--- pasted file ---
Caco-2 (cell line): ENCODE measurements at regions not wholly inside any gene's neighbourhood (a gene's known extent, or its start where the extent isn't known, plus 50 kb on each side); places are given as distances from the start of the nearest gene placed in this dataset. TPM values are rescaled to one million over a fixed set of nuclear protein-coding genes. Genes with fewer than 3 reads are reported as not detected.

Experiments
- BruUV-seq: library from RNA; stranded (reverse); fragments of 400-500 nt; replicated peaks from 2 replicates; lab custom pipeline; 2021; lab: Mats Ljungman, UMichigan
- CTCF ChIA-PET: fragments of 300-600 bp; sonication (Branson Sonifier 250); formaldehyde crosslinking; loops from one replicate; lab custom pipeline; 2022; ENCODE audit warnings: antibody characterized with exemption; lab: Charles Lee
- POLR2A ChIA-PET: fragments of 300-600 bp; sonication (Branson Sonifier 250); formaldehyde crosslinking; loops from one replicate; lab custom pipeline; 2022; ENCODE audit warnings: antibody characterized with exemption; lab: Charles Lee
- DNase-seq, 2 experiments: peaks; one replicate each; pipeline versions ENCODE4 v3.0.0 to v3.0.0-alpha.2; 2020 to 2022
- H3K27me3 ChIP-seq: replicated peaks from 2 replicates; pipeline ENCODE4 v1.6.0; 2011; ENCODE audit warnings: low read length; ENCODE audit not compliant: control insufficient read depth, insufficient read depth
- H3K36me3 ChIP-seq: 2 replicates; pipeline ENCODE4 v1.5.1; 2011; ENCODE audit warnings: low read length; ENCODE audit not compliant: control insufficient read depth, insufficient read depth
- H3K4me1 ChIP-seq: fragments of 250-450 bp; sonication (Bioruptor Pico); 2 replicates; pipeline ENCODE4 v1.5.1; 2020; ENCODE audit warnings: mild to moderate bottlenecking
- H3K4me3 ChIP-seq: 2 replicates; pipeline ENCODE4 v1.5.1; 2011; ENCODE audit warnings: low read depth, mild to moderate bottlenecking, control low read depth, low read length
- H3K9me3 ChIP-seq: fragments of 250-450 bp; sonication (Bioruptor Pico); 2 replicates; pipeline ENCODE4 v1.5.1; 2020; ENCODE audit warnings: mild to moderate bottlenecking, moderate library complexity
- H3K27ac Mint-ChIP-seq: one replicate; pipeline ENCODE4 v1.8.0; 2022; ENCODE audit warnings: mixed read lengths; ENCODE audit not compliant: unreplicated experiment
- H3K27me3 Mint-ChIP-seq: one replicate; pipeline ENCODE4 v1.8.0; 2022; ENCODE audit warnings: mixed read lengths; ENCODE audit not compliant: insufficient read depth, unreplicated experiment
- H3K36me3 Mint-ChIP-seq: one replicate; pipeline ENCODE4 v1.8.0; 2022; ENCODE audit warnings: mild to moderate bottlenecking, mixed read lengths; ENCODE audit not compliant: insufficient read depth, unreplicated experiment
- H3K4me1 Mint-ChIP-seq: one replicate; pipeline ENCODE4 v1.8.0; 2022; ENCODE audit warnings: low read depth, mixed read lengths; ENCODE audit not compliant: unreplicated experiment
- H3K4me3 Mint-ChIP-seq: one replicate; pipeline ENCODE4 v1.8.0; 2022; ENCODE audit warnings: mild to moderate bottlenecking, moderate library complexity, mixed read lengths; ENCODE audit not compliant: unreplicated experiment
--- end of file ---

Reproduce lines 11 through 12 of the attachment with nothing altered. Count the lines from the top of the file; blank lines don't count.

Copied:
- H3K9me3 ChIP-seq: fragments of 250-450 bp; sonication (Bioruptor Pico); 2 replicates; pipeline ENCODE4 v1.5.1; 2020; ENCODE audit warnings: mild to moderate bottlenecking, moderate library complexity
- H3K27ac Mint-ChIP-seq: one replicate; pipeline ENCODE4 v1.8.0; 2022; ENCODE audit warnings: mixed read lengths; ENCODE audit not compliant: unreplicated experiment